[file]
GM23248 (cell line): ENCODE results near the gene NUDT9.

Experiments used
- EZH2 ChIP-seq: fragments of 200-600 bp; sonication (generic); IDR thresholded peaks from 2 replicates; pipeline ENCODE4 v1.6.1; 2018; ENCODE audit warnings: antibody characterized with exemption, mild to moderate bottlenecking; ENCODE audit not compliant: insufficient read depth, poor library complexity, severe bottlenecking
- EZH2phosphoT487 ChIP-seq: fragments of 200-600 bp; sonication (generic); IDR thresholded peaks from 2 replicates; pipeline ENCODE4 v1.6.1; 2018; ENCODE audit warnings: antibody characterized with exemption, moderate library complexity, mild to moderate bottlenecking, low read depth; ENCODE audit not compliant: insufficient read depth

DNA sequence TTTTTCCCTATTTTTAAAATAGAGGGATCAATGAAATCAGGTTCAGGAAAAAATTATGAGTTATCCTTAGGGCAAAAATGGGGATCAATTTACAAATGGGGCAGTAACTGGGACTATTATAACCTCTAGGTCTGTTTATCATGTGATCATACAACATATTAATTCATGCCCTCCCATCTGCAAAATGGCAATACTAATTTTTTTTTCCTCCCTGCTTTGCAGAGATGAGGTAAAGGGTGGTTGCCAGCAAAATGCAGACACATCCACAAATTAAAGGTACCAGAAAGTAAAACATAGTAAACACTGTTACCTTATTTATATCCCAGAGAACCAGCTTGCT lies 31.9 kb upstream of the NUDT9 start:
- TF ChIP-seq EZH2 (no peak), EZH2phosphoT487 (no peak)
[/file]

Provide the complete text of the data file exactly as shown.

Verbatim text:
GM23248 (cell line): ENCODE results near the gene NUDT9.

Experiments used
- EZH2 ChIP-seq: fragments of 200-600 bp; sonication (generic); IDR thresholded peaks from 2 replicates; pipeline ENCODE4 v1.6.1; 2018; ENCODE audit warnings: antibody characterized with exemption, mild to moderate bottlenecking; ENCODE audit not compliant: insufficient read depth, poor library complexity, severe bottlenecking
- EZH2phosphoT487 ChIP-seq: fragments of 200-600 bp; sonication (generic); IDR thresholded peaks from 2 replicates; pipeline ENCODE4 v1.6.1; 2018; ENCODE audit warnings: antibody characterized with exemption, moderate library complexity, mild to moderate bottlenecking, low read depth; ENCODE audit not compliant: insufficient read depth

DNA sequence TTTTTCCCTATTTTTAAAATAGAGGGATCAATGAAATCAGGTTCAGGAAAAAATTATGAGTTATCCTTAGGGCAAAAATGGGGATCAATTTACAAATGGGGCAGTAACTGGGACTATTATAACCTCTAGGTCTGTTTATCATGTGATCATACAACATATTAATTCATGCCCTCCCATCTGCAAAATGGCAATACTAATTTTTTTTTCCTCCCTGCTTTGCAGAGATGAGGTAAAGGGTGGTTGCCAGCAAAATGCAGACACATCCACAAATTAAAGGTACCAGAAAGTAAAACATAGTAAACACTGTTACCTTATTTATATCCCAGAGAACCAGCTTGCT lies 31.9 kb upstream of the NUDT9 start:
- TF ChIP-seq EZH2 (no peak), EZH2phosphoT487 (no peak)